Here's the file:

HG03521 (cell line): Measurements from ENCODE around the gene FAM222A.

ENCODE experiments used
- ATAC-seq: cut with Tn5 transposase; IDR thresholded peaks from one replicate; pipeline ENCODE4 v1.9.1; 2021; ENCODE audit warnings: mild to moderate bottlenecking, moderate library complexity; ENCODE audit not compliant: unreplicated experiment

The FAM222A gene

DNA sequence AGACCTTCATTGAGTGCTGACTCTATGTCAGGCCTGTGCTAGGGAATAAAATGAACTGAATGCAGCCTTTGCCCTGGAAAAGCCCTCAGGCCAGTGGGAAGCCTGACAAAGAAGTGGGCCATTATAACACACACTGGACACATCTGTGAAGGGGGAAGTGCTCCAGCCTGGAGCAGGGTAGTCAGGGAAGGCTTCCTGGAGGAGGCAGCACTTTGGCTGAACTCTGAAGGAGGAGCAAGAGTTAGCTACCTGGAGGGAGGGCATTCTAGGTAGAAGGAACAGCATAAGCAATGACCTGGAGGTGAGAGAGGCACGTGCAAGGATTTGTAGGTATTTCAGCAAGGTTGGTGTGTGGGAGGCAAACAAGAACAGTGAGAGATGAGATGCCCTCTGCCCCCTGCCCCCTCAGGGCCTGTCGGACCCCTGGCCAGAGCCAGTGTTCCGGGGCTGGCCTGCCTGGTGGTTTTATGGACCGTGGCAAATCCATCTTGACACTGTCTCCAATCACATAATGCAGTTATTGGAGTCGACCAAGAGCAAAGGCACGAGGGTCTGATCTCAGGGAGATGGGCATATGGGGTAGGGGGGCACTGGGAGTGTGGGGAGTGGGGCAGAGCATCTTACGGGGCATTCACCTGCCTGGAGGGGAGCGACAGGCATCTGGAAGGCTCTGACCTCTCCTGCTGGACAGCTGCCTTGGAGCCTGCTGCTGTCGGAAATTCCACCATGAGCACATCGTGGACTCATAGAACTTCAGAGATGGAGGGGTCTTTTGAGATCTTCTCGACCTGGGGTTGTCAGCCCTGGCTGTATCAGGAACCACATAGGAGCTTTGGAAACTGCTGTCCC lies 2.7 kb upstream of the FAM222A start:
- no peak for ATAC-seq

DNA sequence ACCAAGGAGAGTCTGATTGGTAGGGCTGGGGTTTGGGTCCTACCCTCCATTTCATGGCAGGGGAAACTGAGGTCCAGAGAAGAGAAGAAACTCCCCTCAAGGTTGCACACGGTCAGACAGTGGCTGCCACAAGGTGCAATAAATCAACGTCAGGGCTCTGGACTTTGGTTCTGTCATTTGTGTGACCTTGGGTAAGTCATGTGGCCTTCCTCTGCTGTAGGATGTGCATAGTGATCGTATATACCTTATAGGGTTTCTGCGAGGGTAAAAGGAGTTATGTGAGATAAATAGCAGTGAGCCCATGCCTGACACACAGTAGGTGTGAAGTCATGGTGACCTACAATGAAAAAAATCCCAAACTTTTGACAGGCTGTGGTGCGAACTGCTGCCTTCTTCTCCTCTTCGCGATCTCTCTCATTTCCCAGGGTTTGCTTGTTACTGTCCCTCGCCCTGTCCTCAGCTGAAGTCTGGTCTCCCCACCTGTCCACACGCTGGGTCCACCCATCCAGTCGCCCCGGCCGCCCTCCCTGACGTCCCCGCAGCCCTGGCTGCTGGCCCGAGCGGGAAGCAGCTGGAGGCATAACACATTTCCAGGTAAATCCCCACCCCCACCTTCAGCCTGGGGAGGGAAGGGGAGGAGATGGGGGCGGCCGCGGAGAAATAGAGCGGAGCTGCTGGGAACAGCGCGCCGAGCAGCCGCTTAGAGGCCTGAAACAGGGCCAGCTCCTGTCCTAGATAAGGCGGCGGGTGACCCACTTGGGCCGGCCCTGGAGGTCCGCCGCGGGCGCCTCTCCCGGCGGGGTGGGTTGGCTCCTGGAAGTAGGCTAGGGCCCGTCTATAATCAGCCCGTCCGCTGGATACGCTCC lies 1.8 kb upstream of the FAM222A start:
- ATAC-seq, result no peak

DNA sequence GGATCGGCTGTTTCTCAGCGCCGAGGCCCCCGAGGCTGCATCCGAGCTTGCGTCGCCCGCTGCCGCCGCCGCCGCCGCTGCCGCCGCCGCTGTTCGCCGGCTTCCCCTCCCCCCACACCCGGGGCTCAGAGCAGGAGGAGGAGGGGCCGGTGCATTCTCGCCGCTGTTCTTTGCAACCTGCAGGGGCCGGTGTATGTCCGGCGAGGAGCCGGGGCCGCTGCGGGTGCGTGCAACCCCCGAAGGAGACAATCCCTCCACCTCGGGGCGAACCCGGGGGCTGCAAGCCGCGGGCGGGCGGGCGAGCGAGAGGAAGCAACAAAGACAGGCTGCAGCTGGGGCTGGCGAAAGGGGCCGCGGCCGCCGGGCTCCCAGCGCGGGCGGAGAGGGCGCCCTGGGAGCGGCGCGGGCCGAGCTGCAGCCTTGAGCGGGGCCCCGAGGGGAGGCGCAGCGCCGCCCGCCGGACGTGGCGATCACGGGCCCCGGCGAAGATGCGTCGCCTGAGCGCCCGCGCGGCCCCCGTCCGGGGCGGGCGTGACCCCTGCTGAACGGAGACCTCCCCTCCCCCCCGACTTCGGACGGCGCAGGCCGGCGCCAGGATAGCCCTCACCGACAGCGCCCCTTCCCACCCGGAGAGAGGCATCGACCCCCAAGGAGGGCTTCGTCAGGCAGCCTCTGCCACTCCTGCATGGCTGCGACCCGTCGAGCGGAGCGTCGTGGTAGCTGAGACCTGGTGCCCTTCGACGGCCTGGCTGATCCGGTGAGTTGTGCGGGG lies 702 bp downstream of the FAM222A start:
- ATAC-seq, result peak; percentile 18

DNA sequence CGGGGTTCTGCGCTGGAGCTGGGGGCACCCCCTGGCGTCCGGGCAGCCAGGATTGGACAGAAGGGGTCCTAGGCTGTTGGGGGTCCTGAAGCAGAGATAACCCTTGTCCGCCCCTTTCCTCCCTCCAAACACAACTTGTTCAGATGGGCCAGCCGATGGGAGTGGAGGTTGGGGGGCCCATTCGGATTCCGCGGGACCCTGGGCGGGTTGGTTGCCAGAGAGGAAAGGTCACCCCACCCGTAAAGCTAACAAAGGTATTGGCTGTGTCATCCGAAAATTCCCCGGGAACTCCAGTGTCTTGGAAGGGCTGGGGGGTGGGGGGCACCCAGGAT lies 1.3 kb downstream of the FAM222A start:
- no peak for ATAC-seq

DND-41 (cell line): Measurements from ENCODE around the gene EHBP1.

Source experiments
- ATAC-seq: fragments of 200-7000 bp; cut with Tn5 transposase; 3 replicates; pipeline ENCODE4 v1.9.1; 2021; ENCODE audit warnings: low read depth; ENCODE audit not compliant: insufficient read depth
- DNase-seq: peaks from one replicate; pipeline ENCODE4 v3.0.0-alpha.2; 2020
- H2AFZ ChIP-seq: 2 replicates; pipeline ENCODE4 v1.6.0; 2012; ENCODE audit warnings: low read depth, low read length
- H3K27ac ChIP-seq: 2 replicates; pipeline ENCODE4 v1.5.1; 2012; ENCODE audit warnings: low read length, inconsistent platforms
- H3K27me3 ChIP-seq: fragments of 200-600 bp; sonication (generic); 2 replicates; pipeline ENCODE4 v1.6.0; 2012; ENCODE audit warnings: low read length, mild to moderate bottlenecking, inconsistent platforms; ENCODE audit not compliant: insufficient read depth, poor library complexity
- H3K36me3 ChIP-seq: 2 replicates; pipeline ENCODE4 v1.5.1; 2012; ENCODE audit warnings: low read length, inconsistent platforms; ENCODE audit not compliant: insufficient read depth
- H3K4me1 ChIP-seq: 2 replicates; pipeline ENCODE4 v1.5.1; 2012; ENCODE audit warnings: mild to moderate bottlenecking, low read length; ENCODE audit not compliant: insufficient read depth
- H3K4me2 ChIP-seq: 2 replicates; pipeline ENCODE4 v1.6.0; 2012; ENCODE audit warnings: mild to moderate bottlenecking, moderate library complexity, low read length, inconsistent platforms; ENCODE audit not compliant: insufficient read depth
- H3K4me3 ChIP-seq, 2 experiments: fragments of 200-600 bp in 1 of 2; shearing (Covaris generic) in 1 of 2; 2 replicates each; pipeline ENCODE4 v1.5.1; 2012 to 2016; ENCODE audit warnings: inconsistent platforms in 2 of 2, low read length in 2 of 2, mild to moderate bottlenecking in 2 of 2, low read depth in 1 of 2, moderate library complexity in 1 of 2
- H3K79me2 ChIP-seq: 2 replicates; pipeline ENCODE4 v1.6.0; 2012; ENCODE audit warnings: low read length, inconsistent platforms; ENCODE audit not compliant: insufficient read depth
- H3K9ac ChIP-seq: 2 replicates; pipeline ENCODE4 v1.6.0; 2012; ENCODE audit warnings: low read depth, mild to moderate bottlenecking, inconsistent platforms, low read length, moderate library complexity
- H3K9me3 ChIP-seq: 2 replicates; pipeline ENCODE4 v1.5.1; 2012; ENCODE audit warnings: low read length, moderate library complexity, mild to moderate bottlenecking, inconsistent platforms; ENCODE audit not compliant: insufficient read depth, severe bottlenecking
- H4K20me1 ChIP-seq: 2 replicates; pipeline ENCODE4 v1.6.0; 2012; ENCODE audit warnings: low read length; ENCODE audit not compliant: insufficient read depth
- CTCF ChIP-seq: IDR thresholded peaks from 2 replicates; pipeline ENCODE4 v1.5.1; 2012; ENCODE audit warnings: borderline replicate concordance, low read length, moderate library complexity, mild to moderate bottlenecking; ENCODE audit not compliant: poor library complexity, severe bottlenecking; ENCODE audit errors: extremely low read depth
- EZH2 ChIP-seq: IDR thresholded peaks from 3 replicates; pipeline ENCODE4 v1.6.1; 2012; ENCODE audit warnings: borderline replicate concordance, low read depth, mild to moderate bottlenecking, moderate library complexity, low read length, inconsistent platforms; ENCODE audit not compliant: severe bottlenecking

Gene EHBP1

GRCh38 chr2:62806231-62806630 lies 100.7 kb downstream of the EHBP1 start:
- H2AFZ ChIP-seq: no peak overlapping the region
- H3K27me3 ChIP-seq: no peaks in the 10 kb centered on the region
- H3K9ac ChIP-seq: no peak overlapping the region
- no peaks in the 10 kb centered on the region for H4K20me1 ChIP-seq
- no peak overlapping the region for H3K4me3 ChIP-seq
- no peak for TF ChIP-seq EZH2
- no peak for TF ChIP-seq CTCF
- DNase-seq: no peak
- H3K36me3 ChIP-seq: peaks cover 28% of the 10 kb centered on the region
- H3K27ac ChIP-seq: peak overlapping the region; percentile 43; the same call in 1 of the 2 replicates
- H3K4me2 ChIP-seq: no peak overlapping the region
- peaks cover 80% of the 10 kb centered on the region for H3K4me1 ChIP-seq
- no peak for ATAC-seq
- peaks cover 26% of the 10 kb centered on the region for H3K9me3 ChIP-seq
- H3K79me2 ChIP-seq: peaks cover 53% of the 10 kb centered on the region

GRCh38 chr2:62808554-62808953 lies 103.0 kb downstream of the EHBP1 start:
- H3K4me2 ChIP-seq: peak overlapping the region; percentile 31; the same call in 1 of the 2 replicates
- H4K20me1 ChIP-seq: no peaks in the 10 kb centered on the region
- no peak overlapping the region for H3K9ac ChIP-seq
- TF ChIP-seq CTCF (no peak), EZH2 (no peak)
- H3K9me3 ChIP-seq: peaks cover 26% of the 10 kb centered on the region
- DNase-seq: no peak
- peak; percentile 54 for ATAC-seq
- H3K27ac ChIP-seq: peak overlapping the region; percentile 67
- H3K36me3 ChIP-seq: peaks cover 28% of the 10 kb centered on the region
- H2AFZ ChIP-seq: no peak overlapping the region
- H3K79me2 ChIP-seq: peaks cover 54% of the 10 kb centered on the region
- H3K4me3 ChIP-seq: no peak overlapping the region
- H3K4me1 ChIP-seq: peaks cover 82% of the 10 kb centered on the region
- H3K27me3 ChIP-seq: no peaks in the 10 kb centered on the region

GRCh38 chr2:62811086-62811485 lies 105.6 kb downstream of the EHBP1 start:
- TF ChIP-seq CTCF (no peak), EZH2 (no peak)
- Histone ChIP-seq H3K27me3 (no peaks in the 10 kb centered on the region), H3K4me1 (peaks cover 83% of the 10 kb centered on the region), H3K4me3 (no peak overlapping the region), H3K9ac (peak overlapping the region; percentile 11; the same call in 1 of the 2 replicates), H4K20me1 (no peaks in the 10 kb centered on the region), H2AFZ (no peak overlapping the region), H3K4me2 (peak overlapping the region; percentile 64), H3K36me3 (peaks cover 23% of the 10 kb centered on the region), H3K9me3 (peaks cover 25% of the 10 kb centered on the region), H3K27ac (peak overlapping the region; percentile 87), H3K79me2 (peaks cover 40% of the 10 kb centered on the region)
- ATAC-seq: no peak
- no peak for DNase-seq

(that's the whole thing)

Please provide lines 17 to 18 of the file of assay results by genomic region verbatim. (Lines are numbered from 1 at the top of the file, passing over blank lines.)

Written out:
- H2AFZ ChIP-seq: 2 replicates; pipeline ENCODE4 v1.6.0; 2012; ENCODE audit warnings: low read depth, low read length
- H3K27ac ChIP-seq: 2 replicates; pipeline ENCODE4 v1.5.1; 2012; ENCODE audit warnings: low read length, inconsistent platforms